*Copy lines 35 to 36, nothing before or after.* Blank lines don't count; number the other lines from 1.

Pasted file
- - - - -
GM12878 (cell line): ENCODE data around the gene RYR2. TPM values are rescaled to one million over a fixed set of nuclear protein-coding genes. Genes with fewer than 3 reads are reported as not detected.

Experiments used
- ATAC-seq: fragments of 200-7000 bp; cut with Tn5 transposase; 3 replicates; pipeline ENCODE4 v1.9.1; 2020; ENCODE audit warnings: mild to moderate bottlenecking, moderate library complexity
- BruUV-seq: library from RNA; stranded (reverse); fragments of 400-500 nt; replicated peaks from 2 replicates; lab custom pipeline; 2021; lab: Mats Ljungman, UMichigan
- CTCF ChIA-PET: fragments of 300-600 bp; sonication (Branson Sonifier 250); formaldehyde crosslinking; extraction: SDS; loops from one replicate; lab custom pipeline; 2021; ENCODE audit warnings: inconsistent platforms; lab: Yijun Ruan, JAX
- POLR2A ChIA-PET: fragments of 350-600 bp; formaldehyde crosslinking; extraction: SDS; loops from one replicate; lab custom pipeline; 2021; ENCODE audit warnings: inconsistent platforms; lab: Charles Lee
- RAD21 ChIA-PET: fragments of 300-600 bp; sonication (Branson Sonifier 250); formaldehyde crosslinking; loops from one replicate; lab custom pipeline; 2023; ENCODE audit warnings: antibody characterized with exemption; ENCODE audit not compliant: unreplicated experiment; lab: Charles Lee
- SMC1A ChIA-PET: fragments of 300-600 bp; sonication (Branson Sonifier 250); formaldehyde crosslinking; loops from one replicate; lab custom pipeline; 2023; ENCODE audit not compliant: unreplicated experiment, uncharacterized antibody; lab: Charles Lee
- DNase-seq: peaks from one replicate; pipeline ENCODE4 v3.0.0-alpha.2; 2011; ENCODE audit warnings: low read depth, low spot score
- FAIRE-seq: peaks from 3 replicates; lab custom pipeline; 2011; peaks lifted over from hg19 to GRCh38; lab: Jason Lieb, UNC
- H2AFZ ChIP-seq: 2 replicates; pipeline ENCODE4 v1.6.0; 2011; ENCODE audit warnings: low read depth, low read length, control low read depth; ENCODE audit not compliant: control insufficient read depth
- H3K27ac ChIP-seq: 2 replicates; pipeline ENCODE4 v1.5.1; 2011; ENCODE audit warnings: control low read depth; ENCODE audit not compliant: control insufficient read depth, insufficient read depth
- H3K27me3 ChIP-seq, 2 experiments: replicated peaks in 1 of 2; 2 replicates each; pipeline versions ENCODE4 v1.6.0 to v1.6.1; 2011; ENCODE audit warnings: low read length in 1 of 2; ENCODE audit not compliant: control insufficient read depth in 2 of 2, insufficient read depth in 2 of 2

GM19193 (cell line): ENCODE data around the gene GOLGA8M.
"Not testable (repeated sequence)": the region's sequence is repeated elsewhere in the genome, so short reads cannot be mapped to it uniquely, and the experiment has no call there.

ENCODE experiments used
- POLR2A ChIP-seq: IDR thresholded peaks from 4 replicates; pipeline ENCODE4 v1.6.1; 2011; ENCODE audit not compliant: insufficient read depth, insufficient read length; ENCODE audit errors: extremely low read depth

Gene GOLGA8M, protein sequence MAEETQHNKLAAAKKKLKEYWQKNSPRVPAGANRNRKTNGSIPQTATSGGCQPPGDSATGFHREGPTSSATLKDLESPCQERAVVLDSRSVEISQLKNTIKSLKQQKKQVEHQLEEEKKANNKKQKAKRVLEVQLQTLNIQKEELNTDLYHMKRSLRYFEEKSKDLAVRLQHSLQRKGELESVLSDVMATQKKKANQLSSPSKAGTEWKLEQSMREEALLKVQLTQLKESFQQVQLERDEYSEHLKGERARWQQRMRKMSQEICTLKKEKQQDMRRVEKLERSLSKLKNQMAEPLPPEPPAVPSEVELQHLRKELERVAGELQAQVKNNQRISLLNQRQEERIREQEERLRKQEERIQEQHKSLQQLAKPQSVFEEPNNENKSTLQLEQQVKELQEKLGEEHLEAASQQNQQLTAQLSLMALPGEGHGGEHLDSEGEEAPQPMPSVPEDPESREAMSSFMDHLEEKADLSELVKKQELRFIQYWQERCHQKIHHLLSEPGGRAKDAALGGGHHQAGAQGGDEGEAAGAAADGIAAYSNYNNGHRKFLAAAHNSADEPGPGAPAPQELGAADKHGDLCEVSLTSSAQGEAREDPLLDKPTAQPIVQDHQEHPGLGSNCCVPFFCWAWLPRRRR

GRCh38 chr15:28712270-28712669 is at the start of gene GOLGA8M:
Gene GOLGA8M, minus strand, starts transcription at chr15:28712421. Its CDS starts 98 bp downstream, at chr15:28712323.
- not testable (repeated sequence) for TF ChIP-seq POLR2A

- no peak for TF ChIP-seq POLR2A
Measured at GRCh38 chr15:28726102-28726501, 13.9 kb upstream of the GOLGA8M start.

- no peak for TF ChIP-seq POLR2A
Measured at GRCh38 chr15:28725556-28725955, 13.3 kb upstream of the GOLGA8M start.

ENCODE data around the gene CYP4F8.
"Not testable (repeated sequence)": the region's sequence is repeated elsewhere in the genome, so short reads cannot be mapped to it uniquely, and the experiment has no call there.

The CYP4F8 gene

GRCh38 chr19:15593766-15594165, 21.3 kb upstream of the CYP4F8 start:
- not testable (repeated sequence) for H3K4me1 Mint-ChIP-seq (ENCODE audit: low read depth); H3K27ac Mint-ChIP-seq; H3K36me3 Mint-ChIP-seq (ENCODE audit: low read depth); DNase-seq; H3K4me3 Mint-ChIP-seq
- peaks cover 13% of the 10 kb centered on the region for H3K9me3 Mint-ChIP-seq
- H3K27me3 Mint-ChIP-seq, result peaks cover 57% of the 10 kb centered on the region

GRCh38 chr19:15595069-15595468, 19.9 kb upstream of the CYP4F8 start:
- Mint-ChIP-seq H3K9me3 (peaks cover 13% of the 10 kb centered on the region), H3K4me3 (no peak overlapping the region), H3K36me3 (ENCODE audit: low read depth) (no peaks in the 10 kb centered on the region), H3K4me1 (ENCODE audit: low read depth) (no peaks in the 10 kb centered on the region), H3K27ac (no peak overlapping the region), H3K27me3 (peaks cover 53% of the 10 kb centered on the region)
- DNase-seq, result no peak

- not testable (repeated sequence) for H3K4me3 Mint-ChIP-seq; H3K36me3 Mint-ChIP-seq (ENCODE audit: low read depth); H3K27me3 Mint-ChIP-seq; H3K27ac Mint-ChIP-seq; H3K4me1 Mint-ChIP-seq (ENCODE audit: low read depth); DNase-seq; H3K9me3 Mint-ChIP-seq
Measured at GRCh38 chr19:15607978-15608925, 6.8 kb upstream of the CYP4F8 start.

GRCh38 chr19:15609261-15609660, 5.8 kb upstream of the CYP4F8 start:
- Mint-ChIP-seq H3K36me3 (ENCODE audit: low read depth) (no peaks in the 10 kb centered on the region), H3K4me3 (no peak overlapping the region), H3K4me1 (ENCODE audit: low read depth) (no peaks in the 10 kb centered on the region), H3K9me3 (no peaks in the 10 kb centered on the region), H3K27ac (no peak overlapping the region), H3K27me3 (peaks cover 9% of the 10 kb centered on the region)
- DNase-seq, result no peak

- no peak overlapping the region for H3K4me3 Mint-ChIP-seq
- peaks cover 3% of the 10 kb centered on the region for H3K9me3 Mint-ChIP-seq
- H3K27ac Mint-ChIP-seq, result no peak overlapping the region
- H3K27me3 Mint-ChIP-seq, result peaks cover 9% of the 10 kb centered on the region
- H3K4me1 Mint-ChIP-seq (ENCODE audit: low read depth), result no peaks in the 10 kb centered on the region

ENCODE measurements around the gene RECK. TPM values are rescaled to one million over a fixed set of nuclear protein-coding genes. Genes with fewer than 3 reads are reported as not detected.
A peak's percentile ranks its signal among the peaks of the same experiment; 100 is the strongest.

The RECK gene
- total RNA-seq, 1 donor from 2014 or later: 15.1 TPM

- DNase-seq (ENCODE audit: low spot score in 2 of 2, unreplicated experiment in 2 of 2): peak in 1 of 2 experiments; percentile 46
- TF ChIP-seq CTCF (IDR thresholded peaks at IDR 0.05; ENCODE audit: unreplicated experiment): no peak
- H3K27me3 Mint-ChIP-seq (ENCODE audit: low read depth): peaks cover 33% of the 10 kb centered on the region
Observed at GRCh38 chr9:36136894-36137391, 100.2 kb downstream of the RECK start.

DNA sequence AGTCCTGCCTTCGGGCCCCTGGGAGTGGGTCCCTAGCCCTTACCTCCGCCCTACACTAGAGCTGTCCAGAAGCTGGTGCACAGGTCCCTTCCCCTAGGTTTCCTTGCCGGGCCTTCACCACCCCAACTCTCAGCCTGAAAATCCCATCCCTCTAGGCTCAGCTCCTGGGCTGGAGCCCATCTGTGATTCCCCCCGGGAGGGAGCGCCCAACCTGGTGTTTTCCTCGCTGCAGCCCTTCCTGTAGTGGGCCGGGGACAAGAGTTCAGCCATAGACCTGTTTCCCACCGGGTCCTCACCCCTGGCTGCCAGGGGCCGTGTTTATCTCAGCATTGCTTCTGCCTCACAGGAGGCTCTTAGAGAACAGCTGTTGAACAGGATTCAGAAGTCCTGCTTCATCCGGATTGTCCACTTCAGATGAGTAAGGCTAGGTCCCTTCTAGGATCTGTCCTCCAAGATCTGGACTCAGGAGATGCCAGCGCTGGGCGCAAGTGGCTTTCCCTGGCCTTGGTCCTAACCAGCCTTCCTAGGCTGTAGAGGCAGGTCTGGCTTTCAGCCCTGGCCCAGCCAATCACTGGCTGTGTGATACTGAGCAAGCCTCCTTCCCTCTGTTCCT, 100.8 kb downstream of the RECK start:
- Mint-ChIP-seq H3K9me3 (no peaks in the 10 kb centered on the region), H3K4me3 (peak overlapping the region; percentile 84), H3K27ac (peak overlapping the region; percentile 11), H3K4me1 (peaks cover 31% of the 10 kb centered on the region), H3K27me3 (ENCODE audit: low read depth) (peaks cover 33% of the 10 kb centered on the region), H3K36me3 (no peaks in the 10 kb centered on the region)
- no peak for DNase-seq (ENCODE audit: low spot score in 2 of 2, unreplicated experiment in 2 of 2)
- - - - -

- DNase-seq, result no peak

- not testable (repeated sequence) for H3K4me3 Mint-ChIP-seq; H3K36me3 Mint-ChIP-seq (ENCODE audit: low read depth); H3K27me3 Mint-ChIP-seq; H3K27ac Mint-ChIP-seq; H3K4me1 Mint-ChIP-seq (ENCODE audit: low read depth); DNase-seq; H3K9me3 Mint-ChIP-seq